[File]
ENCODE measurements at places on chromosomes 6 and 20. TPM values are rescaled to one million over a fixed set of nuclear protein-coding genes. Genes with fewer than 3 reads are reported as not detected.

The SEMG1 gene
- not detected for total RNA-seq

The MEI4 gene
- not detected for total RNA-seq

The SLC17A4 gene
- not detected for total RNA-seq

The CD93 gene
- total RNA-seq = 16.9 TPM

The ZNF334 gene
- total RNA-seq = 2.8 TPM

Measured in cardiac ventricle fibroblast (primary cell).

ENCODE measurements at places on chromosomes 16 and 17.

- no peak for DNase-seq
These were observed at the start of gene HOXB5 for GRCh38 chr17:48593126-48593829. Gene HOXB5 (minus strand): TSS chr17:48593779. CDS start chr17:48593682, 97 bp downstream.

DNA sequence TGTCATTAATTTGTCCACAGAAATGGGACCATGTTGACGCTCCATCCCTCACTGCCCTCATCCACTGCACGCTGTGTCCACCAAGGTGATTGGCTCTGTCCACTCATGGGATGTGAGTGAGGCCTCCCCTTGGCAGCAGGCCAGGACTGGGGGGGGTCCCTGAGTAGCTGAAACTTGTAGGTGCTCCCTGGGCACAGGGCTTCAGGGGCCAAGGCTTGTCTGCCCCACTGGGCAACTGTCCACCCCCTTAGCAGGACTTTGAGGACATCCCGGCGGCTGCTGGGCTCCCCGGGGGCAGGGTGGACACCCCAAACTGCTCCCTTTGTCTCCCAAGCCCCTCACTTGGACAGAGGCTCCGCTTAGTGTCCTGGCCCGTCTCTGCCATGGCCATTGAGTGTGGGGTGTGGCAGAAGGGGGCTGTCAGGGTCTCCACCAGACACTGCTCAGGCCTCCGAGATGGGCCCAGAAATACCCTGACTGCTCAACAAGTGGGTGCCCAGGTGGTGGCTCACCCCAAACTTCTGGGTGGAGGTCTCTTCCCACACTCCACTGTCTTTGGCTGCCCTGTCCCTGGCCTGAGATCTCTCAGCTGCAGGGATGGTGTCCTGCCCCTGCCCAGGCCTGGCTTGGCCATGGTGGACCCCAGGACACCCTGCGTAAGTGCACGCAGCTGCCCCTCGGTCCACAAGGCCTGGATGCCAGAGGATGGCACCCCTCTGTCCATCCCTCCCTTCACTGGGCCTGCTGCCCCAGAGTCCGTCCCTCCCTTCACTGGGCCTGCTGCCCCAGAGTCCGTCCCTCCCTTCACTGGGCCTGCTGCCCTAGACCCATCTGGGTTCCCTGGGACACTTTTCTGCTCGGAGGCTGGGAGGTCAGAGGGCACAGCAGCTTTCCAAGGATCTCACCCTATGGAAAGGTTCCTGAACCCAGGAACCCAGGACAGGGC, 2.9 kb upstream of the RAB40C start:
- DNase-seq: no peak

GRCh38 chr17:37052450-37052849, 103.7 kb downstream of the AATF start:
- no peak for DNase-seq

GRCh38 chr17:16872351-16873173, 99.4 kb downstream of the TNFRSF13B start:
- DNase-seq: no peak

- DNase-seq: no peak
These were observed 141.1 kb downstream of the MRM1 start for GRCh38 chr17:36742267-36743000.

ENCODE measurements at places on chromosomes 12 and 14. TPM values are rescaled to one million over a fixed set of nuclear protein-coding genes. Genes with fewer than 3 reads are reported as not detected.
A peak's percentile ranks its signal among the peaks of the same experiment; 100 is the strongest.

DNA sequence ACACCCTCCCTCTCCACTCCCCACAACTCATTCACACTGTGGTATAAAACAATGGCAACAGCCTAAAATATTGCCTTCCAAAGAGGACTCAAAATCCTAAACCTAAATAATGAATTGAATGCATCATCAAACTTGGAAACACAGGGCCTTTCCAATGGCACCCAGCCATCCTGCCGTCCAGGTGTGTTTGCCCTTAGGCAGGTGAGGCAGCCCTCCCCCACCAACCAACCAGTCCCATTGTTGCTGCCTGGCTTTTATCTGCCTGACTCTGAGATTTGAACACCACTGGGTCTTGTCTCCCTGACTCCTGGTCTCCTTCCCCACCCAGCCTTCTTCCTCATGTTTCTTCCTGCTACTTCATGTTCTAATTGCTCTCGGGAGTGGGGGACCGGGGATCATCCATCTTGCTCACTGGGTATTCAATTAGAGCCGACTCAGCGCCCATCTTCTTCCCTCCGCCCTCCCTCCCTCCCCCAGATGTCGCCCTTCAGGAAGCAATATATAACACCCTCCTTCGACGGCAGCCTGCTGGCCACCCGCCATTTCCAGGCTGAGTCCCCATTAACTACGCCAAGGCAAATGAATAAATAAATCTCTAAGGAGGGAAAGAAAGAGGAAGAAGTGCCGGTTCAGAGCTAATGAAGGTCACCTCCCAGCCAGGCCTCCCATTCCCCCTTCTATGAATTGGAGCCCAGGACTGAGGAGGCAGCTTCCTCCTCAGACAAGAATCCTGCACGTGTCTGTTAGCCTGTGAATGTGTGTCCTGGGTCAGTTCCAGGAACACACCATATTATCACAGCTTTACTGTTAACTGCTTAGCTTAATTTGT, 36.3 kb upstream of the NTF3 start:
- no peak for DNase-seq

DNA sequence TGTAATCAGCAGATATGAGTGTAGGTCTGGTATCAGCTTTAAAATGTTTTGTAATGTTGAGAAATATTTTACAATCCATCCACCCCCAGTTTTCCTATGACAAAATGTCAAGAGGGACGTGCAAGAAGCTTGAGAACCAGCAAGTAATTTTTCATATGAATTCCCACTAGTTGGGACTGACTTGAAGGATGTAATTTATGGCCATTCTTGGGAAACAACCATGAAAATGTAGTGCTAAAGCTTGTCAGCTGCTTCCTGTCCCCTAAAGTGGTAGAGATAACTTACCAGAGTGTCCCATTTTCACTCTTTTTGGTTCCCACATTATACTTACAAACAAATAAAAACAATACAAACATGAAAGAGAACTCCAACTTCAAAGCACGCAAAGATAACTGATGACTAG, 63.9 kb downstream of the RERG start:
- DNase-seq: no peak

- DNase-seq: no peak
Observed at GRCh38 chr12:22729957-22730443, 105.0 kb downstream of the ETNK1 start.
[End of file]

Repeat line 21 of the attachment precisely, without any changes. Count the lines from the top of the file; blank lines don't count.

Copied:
- DNase-seq: no peak